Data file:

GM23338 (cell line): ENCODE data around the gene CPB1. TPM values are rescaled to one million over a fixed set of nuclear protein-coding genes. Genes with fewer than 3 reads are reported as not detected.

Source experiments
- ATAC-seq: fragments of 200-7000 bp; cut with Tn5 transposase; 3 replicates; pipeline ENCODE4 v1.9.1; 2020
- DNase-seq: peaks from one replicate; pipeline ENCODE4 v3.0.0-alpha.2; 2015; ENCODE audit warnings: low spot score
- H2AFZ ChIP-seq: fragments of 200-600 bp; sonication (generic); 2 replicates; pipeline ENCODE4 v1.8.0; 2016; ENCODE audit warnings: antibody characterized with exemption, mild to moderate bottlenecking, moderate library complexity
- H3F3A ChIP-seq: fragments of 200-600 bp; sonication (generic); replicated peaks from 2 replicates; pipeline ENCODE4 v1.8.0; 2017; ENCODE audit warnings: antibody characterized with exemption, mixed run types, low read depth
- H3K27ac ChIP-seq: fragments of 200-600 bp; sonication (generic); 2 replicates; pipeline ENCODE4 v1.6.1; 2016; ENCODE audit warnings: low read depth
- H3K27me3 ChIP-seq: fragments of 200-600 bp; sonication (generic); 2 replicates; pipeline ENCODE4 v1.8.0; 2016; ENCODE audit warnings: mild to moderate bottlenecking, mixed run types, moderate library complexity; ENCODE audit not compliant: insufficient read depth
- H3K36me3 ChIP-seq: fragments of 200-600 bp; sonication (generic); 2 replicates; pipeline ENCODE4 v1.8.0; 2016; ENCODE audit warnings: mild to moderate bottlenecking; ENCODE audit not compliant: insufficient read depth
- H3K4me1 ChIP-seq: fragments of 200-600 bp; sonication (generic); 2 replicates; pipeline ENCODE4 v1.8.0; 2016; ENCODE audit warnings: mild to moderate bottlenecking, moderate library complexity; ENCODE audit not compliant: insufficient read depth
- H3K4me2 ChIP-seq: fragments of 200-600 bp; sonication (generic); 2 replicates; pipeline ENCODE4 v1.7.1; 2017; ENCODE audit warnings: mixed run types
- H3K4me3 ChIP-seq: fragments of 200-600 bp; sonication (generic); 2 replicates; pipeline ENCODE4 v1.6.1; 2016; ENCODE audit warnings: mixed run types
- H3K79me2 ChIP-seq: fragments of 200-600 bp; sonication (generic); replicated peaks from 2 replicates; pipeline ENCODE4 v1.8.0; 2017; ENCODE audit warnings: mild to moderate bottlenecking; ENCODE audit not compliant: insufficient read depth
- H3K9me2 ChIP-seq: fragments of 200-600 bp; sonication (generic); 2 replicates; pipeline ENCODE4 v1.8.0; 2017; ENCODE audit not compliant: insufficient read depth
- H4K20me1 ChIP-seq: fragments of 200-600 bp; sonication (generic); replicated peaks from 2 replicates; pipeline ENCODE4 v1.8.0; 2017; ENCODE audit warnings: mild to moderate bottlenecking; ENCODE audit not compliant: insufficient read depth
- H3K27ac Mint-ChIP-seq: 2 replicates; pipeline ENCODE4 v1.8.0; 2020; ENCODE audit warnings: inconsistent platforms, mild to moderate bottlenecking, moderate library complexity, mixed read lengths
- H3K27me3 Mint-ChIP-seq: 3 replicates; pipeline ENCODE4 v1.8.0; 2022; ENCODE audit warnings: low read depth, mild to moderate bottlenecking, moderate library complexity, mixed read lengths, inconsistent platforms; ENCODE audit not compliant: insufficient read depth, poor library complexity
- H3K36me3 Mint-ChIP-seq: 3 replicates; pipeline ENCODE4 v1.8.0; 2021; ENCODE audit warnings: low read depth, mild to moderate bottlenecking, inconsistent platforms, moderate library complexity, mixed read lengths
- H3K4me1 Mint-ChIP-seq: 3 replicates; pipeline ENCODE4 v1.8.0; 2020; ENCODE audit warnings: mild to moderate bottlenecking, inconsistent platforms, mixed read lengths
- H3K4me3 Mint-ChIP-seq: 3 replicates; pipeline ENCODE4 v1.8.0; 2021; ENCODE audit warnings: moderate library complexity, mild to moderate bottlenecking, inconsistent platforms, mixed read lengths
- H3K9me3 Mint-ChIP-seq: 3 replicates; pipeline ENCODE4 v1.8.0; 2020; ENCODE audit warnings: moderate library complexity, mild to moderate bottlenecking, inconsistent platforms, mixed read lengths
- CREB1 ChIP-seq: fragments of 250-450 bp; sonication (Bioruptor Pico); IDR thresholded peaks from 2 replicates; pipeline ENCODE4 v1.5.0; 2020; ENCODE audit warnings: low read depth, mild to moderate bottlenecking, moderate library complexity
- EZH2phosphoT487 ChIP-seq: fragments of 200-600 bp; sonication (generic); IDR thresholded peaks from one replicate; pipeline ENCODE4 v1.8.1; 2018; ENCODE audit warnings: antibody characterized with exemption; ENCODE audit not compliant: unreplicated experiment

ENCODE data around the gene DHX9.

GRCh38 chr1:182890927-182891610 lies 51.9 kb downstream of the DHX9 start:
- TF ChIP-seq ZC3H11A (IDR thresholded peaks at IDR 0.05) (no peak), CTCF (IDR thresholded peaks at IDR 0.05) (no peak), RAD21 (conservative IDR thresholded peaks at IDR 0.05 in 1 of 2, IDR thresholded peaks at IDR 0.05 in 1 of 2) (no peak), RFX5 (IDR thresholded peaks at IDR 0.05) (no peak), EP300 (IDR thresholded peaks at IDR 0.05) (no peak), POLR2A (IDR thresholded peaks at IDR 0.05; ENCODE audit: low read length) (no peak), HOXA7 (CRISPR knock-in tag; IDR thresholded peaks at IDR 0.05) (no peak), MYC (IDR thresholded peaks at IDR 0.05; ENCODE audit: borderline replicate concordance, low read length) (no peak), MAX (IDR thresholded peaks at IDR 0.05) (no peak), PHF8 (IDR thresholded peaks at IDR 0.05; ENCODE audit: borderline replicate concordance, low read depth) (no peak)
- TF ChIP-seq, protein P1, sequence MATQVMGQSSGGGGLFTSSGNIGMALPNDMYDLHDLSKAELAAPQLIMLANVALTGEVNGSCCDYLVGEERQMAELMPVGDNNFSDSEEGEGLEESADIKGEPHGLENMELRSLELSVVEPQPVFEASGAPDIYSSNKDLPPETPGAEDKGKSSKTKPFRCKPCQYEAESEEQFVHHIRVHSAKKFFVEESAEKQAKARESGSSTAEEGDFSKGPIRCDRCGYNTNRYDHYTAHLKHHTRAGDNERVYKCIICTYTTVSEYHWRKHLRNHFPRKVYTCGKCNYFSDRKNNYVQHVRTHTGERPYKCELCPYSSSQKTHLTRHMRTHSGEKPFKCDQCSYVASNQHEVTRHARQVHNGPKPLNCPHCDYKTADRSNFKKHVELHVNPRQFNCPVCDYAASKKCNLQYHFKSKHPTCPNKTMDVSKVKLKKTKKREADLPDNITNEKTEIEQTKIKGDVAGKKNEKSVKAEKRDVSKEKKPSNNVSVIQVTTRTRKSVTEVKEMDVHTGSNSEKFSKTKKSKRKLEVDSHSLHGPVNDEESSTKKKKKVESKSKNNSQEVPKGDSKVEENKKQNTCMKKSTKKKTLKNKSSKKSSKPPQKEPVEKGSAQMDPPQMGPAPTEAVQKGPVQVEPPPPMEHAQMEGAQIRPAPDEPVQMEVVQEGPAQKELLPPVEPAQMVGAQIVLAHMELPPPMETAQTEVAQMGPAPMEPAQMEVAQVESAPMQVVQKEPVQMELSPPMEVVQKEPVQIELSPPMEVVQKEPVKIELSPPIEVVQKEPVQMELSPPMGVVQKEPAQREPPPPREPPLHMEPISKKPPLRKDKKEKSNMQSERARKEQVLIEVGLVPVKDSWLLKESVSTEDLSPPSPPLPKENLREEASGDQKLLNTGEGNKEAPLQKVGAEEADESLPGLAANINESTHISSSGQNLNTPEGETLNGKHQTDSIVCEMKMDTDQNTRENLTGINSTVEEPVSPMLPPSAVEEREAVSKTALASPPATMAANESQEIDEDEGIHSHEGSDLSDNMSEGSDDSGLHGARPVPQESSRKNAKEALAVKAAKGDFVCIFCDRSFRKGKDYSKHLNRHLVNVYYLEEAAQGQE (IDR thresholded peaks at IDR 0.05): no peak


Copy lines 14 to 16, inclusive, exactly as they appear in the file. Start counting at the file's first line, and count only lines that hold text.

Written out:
- H3K9me2 ChIP-seq: fragments of 200-600 bp; sonication (generic); 2 replicates; pipeline ENCODE4 v1.8.0; 2017; ENCODE audit not compliant: insufficient read depth
- H4K20me1 ChIP-seq: fragments of 200-600 bp; sonication (generic); replicated peaks from 2 replicates; pipeline ENCODE4 v1.8.0; 2017; ENCODE audit warnings: mild to moderate bottlenecking; ENCODE audit not compliant: insufficient read depth
- H3K27ac Mint-ChIP-seq: 2 replicates; pipeline ENCODE4 v1.8.0; 2020; ENCODE audit warnings: inconsistent platforms, mild to moderate bottlenecking, moderate library complexity, mixed read lengths